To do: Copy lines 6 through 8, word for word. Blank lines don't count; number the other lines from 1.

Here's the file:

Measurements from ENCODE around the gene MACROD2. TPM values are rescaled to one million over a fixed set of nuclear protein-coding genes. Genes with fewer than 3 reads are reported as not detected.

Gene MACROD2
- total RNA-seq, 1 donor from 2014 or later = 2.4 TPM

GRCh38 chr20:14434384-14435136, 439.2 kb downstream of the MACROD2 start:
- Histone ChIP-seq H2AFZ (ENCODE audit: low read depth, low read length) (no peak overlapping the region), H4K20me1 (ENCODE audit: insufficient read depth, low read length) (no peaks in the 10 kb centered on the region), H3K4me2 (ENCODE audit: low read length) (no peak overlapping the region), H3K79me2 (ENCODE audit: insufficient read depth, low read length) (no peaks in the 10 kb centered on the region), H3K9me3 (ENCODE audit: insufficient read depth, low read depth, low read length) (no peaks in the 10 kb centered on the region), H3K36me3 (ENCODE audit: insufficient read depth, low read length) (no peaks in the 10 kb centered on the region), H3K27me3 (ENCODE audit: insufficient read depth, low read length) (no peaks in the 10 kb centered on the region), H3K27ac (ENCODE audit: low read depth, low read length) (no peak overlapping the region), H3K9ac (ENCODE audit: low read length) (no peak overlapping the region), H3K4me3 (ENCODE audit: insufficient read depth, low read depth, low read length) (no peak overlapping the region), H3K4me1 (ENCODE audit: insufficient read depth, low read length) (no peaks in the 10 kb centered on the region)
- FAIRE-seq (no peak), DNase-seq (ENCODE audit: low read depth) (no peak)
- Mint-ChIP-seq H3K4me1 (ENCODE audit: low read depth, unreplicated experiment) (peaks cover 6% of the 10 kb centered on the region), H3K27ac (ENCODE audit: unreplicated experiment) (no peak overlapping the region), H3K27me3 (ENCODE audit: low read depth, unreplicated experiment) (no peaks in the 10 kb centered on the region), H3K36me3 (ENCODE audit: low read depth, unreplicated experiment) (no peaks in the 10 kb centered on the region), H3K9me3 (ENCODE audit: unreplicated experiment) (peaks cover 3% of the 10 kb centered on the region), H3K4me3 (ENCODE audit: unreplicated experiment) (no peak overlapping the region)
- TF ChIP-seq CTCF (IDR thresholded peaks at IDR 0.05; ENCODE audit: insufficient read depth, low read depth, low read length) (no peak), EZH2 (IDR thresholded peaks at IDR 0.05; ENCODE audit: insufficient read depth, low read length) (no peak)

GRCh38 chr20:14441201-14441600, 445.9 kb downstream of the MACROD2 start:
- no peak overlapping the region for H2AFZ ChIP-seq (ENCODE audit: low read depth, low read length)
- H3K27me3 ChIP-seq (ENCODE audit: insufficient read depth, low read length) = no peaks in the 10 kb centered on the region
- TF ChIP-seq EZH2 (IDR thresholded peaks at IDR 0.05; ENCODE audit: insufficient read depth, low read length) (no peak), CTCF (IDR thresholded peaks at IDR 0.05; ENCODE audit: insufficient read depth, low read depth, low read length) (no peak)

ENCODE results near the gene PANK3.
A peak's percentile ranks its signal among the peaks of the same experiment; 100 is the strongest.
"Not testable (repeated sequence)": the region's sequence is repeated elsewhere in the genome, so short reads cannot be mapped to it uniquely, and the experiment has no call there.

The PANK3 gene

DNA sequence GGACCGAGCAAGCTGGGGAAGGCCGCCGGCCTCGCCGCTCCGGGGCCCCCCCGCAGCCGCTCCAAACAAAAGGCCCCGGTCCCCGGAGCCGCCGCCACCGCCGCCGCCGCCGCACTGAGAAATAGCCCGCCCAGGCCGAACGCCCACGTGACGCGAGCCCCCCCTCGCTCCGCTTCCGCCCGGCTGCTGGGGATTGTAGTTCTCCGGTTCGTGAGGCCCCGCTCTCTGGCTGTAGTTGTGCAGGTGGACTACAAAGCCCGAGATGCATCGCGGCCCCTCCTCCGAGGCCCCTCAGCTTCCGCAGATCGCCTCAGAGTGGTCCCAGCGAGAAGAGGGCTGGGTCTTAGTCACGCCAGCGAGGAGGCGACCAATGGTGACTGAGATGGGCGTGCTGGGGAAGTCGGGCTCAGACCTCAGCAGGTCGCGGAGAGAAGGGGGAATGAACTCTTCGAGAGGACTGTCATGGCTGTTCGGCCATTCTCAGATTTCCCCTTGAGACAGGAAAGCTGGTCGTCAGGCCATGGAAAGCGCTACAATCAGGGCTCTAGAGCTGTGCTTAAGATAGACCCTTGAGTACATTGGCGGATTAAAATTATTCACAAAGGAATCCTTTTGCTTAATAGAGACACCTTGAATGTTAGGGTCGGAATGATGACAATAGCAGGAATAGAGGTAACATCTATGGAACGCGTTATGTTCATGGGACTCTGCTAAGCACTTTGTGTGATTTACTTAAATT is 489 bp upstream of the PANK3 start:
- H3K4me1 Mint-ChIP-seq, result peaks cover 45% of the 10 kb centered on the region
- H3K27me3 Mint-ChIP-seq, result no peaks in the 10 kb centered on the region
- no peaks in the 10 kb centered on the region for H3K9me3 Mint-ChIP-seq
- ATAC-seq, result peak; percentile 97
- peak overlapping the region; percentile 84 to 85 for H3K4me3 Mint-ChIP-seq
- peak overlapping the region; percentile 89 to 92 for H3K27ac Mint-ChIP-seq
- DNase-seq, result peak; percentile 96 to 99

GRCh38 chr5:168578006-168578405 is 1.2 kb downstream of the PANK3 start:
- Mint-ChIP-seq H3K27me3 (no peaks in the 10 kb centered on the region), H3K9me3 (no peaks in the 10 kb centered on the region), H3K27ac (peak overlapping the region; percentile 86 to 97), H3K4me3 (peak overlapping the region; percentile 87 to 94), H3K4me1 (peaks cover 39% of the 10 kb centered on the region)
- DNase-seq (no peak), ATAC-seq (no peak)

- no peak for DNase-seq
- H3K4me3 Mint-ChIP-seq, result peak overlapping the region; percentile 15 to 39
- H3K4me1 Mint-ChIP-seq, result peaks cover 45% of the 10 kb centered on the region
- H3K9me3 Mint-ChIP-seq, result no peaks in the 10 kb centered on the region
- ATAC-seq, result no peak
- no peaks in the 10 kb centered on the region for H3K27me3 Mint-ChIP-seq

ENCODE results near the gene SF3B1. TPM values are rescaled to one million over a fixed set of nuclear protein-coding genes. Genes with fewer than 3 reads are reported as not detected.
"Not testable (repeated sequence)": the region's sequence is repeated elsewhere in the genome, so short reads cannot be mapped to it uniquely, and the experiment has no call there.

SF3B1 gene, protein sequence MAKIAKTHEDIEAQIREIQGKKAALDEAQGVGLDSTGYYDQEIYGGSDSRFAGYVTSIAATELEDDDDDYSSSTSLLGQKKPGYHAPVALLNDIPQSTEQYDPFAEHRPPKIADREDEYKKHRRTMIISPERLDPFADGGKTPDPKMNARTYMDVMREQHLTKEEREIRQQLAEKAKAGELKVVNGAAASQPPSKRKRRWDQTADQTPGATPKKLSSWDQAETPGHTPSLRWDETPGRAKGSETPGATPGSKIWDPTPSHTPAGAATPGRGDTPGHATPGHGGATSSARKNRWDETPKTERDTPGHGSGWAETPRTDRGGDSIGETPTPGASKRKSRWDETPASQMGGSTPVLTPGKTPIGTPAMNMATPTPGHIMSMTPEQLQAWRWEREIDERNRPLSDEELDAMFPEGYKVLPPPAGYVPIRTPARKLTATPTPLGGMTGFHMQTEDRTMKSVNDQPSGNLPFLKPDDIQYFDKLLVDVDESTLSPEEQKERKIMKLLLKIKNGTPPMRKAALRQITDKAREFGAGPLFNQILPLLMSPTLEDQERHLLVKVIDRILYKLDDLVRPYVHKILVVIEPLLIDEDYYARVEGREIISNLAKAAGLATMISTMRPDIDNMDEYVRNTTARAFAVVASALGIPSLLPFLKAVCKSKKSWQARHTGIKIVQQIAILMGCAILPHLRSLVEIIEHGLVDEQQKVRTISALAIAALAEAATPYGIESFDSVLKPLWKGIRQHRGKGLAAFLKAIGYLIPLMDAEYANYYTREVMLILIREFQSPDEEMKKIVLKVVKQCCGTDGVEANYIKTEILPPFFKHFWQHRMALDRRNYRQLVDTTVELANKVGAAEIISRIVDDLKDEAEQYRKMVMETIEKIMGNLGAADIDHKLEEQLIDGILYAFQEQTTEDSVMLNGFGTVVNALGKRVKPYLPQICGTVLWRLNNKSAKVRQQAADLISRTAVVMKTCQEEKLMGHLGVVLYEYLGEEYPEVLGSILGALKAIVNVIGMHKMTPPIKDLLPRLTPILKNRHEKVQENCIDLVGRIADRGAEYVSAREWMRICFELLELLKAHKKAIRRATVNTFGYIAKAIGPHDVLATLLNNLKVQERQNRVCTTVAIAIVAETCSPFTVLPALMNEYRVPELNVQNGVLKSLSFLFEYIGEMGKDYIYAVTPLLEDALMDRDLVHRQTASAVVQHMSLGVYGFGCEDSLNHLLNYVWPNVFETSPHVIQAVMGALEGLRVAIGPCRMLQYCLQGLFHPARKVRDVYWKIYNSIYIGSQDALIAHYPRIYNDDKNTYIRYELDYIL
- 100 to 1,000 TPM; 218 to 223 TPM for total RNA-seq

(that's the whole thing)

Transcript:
- FAIRE-seq (no peak), DNase-seq (ENCODE audit: low read depth) (no peak)
- Mint-ChIP-seq H3K4me1 (ENCODE audit: low read depth, unreplicated experiment) (peaks cover 6% of the 10 kb centered on the region), H3K27ac (ENCODE audit: unreplicated experiment) (no peak overlapping the region), H3K27me3 (ENCODE audit: low read depth, unreplicated experiment) (no peaks in the 10 kb centered on the region), H3K36me3 (ENCODE audit: low read depth, unreplicated experiment) (no peaks in the 10 kb centered on the region), H3K9me3 (ENCODE audit: unreplicated experiment) (peaks cover 3% of the 10 kb centered on the region), H3K4me3 (ENCODE audit: unreplicated experiment) (no peak overlapping the region)
- TF ChIP-seq CTCF (IDR thresholded peaks at IDR 0.05; ENCODE audit: insufficient read depth, low read depth, low read length) (no peak), EZH2 (IDR thresholded peaks at IDR 0.05; ENCODE audit: insufficient read depth, low read length) (no peak)